Microchimica Acta

, 186:289 | Cite as

A review on nanomaterial-based electrochemical, optical, photoacoustic and magnetoelastic methods for determination of uranyl cation

  • Leila FarzinEmail author
  • Mojtaba ShamsipurEmail author
  • Shahab Sheibani
  • Leila Samandari
  • Zahra Hatami
Review Article


This review (with 177 refs) gives an overview on nanomaterial-based methods for the determination of uranyl ion (UO22+) by different types of transducers. Following an introduction into the field, a first large section covers the fundamentals of selective recognition of uranyl ion by receptors such as antibodies, aptamers, DNAzymes, peptides, microorganisms, organic ionophores (such as salophens, catechols, phenanthrolines, annulenes, benzo-substituted macrocyclic diamides, organophosphorus receptors, calixarenes, crown ethers, cryptands and β-diketones), by ion imprinted polymers, and by functionalized nanomaterials. A second large section covers the various kinds of nanomaterials (NMs) used, specifically on NMs for electrochemical signal amplification, on NMs acting as signal tags or carriers for signal tags, on fluorescent NMs, on NMs for colorimetric assays, on light scattering NMs, on NMs for surface enhanced Raman scattering (SERS)-based assays and wireless magnetoelastic detection systems. We then discuss detection strategies, with subsections on electrochemical methods (including ion-selective and potentiometric systems, voltammetric systems and impedimetric systems). Further sections treat colorimetric, fluorometric, resonance light scattering-based, SERS-based and photoacoustic methods, and wireless magnetoelastic detection. The current state of the art is summarized, and current challenges are discussed at the end.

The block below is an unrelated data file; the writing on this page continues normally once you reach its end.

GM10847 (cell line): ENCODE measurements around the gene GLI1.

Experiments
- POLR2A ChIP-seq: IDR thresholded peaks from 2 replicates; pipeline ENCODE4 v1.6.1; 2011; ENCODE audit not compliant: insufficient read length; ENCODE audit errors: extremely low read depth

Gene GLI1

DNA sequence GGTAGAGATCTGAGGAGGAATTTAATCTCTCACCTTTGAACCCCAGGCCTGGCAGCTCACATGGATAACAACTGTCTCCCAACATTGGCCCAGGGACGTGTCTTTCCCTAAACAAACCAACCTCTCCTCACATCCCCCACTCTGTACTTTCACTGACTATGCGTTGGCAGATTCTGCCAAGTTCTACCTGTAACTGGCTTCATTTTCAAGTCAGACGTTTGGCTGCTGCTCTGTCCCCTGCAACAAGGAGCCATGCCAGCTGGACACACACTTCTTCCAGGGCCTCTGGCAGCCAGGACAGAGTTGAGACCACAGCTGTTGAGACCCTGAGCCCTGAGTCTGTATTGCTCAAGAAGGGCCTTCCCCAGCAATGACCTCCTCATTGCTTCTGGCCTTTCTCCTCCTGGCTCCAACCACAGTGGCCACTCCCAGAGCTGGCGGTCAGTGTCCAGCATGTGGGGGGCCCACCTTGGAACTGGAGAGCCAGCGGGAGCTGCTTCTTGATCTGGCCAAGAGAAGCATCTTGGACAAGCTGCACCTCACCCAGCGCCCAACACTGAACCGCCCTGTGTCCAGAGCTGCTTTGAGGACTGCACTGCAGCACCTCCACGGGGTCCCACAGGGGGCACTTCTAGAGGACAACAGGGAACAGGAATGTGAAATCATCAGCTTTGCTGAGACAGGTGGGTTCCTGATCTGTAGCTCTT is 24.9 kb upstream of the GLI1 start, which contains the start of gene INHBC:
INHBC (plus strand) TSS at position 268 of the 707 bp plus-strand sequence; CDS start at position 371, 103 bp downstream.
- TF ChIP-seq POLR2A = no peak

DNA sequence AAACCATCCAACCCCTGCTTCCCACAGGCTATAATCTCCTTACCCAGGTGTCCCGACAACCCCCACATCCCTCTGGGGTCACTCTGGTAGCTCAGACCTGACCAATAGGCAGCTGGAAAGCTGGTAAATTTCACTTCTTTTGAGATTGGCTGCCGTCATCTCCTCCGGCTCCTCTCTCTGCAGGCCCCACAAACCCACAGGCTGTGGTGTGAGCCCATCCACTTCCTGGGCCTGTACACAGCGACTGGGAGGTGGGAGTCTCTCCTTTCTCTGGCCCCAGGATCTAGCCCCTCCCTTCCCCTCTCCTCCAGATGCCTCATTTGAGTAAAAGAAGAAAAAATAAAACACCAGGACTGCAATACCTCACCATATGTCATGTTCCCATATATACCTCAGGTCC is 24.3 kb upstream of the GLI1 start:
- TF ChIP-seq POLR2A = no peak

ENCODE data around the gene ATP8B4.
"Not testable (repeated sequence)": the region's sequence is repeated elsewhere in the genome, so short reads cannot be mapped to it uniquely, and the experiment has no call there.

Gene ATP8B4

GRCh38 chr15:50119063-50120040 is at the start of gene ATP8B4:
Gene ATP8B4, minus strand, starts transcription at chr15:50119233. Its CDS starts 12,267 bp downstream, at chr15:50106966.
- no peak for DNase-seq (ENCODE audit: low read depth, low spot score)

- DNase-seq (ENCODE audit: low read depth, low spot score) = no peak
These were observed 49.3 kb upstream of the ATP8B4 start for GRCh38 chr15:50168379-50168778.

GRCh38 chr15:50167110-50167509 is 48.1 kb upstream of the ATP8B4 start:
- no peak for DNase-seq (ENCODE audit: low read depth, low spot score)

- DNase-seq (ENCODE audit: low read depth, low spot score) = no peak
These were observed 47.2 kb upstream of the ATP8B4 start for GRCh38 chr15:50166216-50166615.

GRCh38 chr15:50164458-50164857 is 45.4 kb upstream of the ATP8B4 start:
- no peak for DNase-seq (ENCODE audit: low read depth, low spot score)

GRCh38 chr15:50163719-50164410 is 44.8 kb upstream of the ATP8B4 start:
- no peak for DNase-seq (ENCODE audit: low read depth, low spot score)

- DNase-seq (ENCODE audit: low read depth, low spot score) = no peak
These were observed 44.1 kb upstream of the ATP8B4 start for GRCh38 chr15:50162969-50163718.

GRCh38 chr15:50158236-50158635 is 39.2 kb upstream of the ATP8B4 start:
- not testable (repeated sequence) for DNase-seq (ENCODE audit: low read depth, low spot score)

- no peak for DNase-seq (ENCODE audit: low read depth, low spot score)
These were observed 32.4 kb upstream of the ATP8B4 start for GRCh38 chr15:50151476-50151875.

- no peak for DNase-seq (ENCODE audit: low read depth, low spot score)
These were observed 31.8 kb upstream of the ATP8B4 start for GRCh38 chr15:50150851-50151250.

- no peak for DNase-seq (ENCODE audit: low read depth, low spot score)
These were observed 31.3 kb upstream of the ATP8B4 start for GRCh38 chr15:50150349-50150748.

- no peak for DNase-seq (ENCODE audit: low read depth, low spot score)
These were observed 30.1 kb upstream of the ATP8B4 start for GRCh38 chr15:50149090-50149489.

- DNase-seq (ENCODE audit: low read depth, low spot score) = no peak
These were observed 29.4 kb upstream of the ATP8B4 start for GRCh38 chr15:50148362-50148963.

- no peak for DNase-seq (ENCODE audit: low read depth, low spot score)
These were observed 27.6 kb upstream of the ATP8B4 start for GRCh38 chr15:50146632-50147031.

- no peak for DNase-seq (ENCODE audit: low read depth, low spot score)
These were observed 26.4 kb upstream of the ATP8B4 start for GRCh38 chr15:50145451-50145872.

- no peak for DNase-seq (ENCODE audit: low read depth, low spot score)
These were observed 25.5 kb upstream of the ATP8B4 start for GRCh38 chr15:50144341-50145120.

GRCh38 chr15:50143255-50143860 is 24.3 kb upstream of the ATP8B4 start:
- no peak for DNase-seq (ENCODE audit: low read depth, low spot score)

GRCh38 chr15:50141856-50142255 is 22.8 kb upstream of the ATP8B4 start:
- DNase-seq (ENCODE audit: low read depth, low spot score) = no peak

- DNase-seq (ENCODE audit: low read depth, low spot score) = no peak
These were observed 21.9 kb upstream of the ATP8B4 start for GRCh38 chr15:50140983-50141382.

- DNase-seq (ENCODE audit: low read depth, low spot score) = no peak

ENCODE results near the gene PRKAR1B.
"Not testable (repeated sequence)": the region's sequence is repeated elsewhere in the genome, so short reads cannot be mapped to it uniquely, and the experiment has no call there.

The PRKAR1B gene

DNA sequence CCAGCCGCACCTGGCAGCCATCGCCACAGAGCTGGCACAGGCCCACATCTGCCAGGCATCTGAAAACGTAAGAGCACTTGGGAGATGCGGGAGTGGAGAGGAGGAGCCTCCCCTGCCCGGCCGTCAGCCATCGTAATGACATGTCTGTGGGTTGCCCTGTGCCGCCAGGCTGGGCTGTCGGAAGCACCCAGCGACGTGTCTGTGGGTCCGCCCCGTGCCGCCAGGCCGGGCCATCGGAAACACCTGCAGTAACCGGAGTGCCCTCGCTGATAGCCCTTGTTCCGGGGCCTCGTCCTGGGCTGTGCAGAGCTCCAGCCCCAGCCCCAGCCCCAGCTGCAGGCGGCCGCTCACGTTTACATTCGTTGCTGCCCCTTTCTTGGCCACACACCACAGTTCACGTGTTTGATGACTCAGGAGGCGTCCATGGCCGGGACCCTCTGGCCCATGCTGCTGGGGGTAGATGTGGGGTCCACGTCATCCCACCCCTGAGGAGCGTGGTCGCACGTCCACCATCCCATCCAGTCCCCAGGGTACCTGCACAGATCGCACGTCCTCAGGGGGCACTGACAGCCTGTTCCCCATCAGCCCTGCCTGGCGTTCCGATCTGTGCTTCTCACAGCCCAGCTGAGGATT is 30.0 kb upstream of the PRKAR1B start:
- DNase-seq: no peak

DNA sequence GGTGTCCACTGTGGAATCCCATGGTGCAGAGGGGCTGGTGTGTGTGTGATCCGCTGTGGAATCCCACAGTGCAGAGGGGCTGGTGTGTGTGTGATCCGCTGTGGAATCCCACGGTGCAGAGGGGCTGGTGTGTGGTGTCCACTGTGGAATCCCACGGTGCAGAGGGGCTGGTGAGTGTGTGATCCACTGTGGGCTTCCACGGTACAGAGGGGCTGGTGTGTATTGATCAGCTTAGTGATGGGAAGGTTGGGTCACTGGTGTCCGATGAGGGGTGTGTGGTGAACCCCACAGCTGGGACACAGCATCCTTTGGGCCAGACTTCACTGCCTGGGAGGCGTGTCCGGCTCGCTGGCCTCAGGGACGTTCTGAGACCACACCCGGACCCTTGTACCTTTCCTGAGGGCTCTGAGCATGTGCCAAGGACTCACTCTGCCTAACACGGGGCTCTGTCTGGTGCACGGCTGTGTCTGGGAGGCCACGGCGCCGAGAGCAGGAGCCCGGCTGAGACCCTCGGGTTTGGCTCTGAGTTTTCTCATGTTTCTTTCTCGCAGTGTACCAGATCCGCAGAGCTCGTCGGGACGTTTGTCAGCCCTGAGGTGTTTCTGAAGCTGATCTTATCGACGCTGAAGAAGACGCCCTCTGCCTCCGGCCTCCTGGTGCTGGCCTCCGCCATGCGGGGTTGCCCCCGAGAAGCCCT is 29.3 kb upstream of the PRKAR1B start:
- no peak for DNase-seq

Graphical abstract

An overview is given on nanomaterial-based methods for the detection of uranyl ion by different types of transducers (such as electrochemical, optical, photoacoustic, magnetoelastic, etc) along with a critical discussion of their limitations, benefits and application to real samples.


Actinides Bioreceptors Functionalized nanomaterials Ion imprinted polymers Organic ionophores Point-of-care detection 



The authors greatly appreciate the support of this work by Research Councils of Nuclear Science and Technology Research Institute and Razi University.

Compliance with ethical standards

The author(s) declare that they have no competing interests.


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Copyright information

© Springer-Verlag GmbH Austria, part of Springer Nature 2019

Authors and Affiliations

  1. 1.Radiation Application Research SchoolNuclear Science and Technology Research InstituteTehranIran
  2. 2.Department of ChemistryRazi UniversityKermanshahIran

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